Local government bodies call for ‘centralised mechanism’ to support and fund AI


In a submission to parliament’s Public Accounts Committee – shortly before its dissolution – LGA, Socitm and others call for creation of new programmes and bodies to enable councils’ use of tech

A range of bodies representing local authorities have collectively urged government to create a “centralised mechanism” to provide funding and support for councils’ use of artificial intelligence technologies.

In written evidence submitted to parliament’s Public Accounts Committee, a group of five local government organisations – including the Local Government Association, Socitm, Solace, the London Office for Technology and Innovation, and iNetwork – have made four “key recommendations” for the use of AI by public bodies.

Among these is a call for greater Whitehall action in “supporting local government innovation”. This would involve central government providing backing for “investment to innovate – both to explore the use of AI, and in readiness, particularly addressing legacy debt and strengthening data foundations” throughout local authorities. The evidence submissions suggests that this would entail ministers creating new initiatives or government entities.

“Access to technologist support is key in the context of capacity and capability gaps,” it adds . “This financial support would be best delivered through a centralised mechanism, such as a centre for local government digital or lab. Measures must be taken to ensure that support addresses the digital divide within the sector.”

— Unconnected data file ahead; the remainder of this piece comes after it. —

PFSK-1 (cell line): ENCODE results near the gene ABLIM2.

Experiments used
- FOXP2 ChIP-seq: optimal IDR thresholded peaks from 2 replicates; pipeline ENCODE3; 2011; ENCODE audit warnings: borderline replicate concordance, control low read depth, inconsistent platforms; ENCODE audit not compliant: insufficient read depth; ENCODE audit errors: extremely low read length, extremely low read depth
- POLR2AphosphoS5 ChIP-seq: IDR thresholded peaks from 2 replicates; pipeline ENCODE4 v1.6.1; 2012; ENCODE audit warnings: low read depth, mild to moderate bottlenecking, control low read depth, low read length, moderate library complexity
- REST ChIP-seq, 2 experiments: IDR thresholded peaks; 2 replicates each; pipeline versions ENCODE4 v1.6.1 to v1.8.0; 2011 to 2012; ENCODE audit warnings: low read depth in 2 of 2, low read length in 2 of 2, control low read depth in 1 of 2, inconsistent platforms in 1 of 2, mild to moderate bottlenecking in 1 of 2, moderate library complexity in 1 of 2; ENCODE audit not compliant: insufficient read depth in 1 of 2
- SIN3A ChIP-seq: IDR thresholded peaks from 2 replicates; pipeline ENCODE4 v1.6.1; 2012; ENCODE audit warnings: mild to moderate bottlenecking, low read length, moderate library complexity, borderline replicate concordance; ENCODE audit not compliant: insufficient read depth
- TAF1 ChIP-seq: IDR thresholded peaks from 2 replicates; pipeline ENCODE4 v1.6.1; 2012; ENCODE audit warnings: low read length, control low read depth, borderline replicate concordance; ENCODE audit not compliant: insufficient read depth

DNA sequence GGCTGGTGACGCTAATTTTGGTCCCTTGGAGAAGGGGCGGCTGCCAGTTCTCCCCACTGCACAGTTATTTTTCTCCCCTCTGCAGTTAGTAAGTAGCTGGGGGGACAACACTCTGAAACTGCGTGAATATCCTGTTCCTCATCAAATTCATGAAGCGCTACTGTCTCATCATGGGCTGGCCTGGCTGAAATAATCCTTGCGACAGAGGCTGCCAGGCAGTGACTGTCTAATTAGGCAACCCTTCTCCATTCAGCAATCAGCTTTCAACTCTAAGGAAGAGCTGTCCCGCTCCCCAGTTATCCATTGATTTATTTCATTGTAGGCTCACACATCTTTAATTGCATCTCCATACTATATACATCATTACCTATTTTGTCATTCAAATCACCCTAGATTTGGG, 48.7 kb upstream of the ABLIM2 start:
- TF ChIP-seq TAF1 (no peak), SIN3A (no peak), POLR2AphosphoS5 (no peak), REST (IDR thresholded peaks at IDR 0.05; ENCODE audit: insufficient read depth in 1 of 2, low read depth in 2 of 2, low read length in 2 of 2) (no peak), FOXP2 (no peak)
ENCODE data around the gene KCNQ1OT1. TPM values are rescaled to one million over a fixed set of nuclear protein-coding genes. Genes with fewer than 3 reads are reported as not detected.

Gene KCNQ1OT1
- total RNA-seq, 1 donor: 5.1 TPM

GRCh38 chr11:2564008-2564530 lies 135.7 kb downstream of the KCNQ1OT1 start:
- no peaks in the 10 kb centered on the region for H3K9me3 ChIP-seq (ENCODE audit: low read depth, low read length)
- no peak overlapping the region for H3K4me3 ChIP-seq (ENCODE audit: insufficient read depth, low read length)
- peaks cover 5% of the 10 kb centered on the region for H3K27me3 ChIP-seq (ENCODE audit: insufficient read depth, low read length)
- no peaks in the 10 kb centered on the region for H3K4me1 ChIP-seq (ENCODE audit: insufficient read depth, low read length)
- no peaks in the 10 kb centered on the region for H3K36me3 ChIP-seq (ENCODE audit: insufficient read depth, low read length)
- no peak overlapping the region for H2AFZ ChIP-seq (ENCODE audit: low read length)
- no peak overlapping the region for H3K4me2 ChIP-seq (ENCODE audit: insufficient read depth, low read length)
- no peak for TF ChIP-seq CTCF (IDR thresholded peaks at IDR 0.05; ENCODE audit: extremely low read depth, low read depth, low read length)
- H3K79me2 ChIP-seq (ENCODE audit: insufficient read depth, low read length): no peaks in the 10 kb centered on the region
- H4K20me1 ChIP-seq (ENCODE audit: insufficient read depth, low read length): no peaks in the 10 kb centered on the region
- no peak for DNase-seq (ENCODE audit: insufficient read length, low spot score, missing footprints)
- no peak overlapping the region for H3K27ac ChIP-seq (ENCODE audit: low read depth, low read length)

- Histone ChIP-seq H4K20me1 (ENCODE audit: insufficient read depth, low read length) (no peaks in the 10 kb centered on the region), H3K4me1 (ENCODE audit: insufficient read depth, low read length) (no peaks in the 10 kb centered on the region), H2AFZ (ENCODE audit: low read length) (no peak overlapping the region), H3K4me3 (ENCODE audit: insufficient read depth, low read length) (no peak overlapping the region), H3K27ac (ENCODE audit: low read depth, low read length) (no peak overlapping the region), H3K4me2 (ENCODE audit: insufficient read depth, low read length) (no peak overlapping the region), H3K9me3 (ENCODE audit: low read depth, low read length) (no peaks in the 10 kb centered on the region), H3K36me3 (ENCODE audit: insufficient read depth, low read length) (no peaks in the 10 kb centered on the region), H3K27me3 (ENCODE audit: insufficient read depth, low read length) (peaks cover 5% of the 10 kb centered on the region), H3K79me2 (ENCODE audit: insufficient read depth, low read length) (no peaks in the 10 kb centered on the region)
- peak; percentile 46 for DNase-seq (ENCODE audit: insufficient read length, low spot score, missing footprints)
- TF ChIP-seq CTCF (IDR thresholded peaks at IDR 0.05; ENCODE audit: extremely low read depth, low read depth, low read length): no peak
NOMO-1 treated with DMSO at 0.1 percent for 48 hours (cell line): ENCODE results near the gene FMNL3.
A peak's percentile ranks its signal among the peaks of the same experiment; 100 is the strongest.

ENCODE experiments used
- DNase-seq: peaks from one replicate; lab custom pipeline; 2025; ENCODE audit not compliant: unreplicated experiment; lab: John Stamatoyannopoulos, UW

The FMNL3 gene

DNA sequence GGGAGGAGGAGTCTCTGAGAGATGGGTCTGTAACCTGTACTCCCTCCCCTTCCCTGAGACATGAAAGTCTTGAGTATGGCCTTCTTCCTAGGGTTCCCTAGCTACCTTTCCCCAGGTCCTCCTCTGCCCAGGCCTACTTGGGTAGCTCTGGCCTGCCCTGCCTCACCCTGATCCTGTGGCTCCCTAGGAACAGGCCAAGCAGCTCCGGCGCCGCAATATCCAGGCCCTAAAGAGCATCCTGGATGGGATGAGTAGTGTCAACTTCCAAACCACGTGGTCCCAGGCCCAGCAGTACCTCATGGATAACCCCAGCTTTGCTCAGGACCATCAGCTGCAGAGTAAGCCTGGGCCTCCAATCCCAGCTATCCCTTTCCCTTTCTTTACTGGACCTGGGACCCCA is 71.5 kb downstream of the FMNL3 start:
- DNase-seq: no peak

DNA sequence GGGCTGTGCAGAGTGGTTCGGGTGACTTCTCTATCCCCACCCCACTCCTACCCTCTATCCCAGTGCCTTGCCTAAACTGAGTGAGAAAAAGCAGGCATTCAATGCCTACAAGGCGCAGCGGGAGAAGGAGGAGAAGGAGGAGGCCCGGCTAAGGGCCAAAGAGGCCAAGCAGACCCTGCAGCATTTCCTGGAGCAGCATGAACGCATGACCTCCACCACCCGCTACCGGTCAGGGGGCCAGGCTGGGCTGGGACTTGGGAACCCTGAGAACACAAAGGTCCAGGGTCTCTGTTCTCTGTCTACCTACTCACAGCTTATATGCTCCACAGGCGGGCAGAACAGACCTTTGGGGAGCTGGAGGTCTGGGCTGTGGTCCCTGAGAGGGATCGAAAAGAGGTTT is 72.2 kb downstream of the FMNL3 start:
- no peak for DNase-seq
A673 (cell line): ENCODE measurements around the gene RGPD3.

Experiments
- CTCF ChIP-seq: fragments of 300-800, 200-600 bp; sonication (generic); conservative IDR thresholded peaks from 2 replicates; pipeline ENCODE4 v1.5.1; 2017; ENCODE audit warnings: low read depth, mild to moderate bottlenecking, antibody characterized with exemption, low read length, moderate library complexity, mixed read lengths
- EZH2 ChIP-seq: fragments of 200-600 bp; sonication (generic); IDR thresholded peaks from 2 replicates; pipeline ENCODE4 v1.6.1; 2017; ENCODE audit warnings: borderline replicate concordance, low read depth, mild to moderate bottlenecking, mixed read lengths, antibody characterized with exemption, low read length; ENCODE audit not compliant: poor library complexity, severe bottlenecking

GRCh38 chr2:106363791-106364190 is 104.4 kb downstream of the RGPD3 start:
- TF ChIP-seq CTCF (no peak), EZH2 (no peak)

Other recommendations made by the five organisations include ensuring that local government is always “represented on public sector strategic boards” convened by Whitehall, and that councils “have equivalent access to training as civil servants”.

The submission also recommends that government creates a centrally administered “assurance ecosystem” for public procurement of AI tools, in which it is “mandatory for suppliers [to go through] external verification”.


Related content


“An enhanced role for public buying organisations – such as Crown Commercial Service and other local government-led PBOs – should be considered, with consultation with local government information and cybersecurity specialists, to ensure this assurance is done centrally – saving resources and capacity for councils as buyers and vendors,” the written evidence adds. “To address concerns regarding market dominance by a few suppliers, more must be done to foster competition, particularly for SMEs, and local government is seen as a vital vehicle for making this happen.”

The final of the four recommendations to support the use of AI in public services is that government should create a new digital inclusion strategy, backed by additional “central funding… to remove barriers for digitally excluded residents”.

This echoes calls made in recent months by parliamentarians and charities. The government’s last dedicated plan to progress digital inclusion was published more than a decade ago.

The Public Accounts Committee opened its inquiry into the use of AI in government in March and, since then, has taken written evidence from a range of sources. A large tranche of submissions related to all the committee’s ongoing inquiries was published on Tuesday – ahead of parliament being dissolved in advance of the election.

Now that this dissolution has taken place, there are no longer any serving MPs or committees. PAC is always chaired by a member of the opposition so, if Labour wins a majority on 4 July, the current chair Meg Hillier will leave her post after nine years in the role.

Sam Trendall

Learn More →

Leave a Reply

Your email address will not be published. Required fields are marked *

Processing...
Thank you! Your subscription has been confirmed. You'll hear from us soon.
Subscribe to our newsletter
ErrorHere